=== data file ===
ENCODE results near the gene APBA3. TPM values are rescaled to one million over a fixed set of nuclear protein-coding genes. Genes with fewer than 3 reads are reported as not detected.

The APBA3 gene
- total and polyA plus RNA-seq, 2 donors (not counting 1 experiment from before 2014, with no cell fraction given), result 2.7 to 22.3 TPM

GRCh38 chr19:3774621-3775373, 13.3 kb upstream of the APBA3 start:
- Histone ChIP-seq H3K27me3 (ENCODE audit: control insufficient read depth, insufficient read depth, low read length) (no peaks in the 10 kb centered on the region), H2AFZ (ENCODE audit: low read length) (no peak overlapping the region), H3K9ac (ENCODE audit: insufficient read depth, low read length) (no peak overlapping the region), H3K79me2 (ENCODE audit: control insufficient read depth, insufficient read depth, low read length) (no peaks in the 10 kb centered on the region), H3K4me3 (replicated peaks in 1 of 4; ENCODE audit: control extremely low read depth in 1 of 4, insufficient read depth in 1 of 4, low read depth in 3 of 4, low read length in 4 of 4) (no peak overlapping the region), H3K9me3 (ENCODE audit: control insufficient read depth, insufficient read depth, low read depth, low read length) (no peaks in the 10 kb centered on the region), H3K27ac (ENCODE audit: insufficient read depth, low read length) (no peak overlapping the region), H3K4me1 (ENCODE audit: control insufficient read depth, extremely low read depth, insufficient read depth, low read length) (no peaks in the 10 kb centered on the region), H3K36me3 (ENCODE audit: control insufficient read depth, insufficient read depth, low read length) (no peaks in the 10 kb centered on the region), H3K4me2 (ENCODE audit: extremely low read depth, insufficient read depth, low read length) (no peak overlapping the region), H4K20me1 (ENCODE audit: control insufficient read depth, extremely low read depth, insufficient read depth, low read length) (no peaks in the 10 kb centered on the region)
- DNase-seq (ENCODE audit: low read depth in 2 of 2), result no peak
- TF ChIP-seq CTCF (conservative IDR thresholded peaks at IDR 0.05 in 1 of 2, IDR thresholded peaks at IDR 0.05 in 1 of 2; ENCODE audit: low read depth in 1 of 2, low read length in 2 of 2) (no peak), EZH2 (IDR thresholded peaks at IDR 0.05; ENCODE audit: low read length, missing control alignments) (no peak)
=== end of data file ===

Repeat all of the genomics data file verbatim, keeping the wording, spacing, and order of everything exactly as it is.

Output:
ENCODE results near the gene APBA3. TPM values are rescaled to one million over a fixed set of nuclear protein-coding genes. Genes with fewer than 3 reads are reported as not detected.

The APBA3 gene
- total and polyA plus RNA-seq, 2 donors (not counting 1 experiment from before 2014, with no cell fraction given), result 2.7 to 22.3 TPM

GRCh38 chr19:3774621-3775373, 13.3 kb upstream of the APBA3 start:
- Histone ChIP-seq H3K27me3 (ENCODE audit: control insufficient read depth, insufficient read depth, low read length) (no peaks in the 10 kb centered on the region), H2AFZ (ENCODE audit: low read length) (no peak overlapping the region), H3K9ac (ENCODE audit: insufficient read depth, low read length) (no peak overlapping the region), H3K79me2 (ENCODE audit: control insufficient read depth, insufficient read depth, low read length) (no peaks in the 10 kb centered on the region), H3K4me3 (replicated peaks in 1 of 4; ENCODE audit: control extremely low read depth in 1 of 4, insufficient read depth in 1 of 4, low read depth in 3 of 4, low read length in 4 of 4) (no peak overlapping the region), H3K9me3 (ENCODE audit: control insufficient read depth, insufficient read depth, low read depth, low read length) (no peaks in the 10 kb centered on the region), H3K27ac (ENCODE audit: insufficient read depth, low read length) (no peak overlapping the region), H3K4me1 (ENCODE audit: control insufficient read depth, extremely low read depth, insufficient read depth, low read length) (no peaks in the 10 kb centered on the region), H3K36me3 (ENCODE audit: control insufficient read depth, insufficient read depth, low read length) (no peaks in the 10 kb centered on the region), H3K4me2 (ENCODE audit: extremely low read depth, insufficient read depth, low read length) (no peak overlapping the region), H4K20me1 (ENCODE audit: control insufficient read depth, extremely low read depth, insufficient read depth, low read length) (no peaks in the 10 kb centered on the region)
- DNase-seq (ENCODE audit: low read depth in 2 of 2), result no peak
- TF ChIP-seq CTCF (conservative IDR thresholded peaks at IDR 0.05 in 1 of 2, IDR thresholded peaks at IDR 0.05 in 1 of 2; ENCODE audit: low read depth in 1 of 2, low read length in 2 of 2) (no peak), EZH2 (IDR thresholded peaks at IDR 0.05; ENCODE audit: low read length, missing control alignments) (no peak)